Those looking for way to boost their career prospects should consider finding a mentor, new research finds.
A study from the staffing firm Accountemps revealed that 86 percent of executives say having a mentor is important for career development, with just 5 percent saying it isn't important at all.
Despite the value many see, the vast majority of executives don't have a mentor. Just 26 percent of those surveyed have someone they turn to regularly for advice and guidance on their careers.
An experienced mentor can be a catalyst to help professionals at all levels advance their careers, said Bill Driscoll, a district president for Accountemps.
"A mentor can help navigate career challenges, provide encouragement, and share insights from past successes and failures," Driscoll said in a statement. "Frequently, mentors inside the company end up being strong career advocates for those they take under their wings, helping them rise through the organization."
Nearly half of those surveyed said the single greatest benefit of having a mentor is that they are able to learn firsthand from someone in a role they aspire to. Other benefits employees take away from their mentor relationships include learning the unwritten rules of a company or industry, having a neutral sounding board for their ideas, and getting introduced to new contacts. [Mentors Beat Formal Training for Leadership Skills ]
Besides being beneficial for the mentee, mentors can also find value in such relationships, Driscoll said.
"Often, the mentor may learn new skills from the mentee," he said. "Companies can help develop their staff and encourage cross-training by offering formal mentorship programs."
Accountemps offers five tips for fostering mentor relationships:
- Choose the right one: When searching for a mentor, think about those you want to emulate. Individuals within your own company may be better-suited to explain office politics and the differing personalities in your organization, while external advisors can serve as a sounding board and help teach you about industry trends.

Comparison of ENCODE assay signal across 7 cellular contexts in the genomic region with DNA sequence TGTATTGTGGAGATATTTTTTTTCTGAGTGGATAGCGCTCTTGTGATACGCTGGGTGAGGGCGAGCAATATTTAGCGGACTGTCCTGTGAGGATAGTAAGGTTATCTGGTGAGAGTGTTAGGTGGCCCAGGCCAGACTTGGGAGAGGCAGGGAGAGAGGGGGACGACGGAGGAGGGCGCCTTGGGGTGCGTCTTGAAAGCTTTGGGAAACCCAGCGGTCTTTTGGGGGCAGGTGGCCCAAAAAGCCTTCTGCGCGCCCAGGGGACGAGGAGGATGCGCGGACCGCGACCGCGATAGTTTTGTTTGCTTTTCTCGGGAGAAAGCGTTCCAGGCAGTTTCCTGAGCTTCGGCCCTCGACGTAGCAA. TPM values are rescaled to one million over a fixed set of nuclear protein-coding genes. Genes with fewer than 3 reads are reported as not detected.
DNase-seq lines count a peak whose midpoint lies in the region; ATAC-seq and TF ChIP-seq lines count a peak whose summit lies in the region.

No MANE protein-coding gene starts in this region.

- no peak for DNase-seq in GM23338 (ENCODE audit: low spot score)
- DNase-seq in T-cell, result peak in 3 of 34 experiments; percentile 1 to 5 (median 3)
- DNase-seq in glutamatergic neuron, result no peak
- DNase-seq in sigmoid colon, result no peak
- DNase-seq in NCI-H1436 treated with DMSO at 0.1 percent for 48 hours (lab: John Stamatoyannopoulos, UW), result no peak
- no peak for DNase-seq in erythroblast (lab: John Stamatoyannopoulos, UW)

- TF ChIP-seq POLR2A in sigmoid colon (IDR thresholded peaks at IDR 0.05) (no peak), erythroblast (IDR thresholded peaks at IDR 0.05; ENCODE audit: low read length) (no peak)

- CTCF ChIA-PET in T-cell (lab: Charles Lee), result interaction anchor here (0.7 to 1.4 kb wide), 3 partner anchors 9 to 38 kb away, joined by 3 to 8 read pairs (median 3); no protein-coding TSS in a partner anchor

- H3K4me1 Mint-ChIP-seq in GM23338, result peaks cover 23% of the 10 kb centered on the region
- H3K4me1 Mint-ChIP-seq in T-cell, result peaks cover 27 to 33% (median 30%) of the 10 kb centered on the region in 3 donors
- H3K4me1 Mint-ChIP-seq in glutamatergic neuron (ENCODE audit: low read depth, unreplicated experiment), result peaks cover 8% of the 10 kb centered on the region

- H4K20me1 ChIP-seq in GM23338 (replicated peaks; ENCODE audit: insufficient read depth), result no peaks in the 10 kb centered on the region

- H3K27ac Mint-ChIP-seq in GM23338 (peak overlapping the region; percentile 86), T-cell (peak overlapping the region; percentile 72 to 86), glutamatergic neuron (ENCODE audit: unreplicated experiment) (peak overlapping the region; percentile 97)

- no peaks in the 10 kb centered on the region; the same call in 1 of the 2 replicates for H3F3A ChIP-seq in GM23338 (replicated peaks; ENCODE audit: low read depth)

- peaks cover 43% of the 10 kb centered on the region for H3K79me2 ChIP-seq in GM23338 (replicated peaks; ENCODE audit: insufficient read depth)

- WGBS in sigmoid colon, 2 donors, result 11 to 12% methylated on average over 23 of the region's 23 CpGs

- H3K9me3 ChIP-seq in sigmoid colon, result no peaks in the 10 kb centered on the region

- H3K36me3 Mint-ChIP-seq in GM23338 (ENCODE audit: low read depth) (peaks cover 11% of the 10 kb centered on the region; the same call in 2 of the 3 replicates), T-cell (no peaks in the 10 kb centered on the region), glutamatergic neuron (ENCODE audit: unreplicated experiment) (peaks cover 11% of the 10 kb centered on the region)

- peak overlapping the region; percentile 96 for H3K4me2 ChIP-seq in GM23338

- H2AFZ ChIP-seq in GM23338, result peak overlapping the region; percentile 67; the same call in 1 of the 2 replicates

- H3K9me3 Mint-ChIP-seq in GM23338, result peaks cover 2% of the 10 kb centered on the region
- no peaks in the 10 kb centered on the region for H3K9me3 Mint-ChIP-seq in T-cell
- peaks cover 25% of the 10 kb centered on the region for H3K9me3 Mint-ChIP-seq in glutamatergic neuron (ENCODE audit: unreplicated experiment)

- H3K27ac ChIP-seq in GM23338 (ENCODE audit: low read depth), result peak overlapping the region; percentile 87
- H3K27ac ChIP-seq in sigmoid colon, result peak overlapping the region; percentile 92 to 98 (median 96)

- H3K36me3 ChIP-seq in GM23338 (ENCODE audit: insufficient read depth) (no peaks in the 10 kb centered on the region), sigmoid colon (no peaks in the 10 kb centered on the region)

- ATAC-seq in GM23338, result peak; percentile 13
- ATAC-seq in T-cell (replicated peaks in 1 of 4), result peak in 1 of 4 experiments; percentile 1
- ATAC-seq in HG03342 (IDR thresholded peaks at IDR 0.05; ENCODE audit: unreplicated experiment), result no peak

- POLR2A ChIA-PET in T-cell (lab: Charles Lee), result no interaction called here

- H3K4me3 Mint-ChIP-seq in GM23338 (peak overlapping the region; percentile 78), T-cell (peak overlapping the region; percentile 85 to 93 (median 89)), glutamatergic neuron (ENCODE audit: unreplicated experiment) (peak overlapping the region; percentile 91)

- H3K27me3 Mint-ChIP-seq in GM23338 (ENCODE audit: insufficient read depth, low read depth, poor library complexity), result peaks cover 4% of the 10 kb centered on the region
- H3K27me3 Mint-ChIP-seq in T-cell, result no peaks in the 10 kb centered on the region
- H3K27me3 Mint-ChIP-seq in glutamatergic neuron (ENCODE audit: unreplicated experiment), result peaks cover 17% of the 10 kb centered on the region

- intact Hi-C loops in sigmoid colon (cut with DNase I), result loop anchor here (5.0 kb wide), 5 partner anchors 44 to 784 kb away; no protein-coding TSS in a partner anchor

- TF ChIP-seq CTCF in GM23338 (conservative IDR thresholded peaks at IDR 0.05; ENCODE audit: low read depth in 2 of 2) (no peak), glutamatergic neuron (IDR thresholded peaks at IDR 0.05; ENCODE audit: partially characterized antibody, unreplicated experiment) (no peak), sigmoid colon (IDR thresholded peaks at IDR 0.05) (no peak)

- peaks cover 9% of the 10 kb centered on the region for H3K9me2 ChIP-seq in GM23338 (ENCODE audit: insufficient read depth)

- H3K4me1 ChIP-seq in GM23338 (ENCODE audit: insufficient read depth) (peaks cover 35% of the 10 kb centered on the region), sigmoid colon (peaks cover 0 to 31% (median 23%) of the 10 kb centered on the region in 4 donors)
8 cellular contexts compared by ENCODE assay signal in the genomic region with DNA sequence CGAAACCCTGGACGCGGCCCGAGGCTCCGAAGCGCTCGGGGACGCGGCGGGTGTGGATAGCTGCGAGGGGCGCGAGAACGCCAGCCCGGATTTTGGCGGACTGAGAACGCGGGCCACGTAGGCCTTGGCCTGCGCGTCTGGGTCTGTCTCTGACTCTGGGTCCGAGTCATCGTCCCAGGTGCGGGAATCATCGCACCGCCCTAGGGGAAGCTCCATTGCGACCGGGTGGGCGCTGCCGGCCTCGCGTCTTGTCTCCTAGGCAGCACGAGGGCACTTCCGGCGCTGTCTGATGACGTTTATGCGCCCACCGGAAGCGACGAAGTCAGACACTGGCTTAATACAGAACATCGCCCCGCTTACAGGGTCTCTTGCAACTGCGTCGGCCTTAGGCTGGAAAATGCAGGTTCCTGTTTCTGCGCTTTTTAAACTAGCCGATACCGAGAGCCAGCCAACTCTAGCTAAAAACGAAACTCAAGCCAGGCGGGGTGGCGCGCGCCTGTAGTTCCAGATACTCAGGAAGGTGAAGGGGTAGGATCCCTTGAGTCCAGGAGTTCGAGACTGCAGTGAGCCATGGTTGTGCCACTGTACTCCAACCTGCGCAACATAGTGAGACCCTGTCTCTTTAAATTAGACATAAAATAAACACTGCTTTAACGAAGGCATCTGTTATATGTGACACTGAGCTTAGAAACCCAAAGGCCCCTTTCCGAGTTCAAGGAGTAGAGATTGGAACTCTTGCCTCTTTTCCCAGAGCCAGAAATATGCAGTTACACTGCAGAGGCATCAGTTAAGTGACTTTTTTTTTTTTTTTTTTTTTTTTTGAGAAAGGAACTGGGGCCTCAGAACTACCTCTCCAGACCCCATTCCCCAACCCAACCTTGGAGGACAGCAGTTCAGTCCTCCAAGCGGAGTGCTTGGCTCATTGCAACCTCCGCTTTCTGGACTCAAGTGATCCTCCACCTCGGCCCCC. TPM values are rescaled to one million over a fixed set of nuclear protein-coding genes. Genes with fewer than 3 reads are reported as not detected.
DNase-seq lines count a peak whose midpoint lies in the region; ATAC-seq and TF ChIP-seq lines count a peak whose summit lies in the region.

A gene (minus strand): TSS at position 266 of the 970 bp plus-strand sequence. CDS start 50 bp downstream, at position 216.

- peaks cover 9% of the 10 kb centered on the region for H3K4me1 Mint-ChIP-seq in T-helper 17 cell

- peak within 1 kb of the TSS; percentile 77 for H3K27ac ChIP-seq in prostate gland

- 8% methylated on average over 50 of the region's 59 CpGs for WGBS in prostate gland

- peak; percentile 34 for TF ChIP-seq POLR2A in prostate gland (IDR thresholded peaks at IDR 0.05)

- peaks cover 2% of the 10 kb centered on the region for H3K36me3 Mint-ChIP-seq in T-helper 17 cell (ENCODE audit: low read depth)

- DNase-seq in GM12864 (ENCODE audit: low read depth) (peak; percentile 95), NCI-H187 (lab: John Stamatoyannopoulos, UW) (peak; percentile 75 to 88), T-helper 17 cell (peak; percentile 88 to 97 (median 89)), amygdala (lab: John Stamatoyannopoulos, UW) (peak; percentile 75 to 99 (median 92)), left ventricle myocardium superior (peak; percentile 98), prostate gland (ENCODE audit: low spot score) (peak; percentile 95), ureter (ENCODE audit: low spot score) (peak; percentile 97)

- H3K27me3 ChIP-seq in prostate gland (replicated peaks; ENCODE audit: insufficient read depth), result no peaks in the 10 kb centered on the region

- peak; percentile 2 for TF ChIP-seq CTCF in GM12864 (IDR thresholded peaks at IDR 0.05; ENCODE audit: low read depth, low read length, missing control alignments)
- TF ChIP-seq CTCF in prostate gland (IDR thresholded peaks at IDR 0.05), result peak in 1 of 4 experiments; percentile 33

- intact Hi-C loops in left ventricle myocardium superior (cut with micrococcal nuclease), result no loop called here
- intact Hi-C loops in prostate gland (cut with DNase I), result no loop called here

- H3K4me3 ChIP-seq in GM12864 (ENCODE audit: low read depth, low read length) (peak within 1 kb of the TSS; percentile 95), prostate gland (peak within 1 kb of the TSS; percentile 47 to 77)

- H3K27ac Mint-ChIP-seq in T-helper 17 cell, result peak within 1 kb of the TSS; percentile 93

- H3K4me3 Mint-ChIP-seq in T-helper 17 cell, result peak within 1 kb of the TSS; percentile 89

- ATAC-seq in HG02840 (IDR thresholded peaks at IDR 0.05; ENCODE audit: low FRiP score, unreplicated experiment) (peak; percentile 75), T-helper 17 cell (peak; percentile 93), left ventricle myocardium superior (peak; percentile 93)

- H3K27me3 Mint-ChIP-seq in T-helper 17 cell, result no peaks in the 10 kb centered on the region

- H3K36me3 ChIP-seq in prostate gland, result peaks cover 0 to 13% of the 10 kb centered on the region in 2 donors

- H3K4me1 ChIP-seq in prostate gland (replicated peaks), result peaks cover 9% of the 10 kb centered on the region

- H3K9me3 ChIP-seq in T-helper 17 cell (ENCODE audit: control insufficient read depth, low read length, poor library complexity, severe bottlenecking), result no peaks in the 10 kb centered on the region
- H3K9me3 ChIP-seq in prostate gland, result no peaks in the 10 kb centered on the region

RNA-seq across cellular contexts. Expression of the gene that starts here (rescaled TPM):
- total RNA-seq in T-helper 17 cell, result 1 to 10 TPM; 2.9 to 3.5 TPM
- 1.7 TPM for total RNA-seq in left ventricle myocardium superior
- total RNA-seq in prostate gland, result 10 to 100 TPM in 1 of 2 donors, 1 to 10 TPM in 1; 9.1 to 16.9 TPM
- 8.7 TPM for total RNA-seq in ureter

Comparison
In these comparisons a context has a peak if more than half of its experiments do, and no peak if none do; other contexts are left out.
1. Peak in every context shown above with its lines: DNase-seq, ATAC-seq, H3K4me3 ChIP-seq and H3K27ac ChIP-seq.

- Follow up: In order for the relationship to work and grow, you need to make it a priority to stay in regular contact with your mentor. The key is finding a frequency that works for both of you. Contact doesn't always have to be made face to face. Try sending occasional emails to update your mentor on how things are going or to ask a question when you run into a problem.
- Be prepared: When you do meet with your mentor, the last thing you want to do is waste his or her time. To ensure you cover the ground you want to, consider setting an agenda before the meeting. The more specific you are, the better the outcome.
- Be appreciative: It's important to let your mentor know you are grateful for the guidance. Mentors want to feel like they are providing value. Be sure to frequently tell your mentor how his or her assistance is helping you.
- Know when it's time for a change: Mentor relationships don't have to last forever. Schedules, new career paths and major moves could all change the dynamics of the relationship. When you see signs that the mentorship has run its course, it's OK to find someone else. It's important, though, to avoid ending on bad terms or severing ties completely. Your mentor can always serve as a valuable contact.
The study was based on surveys of 2,200 chief financial officers from companies in more than 20 of the largest U.S. metropolitan areas and more than 1,000 U.S. workers employed in office environments.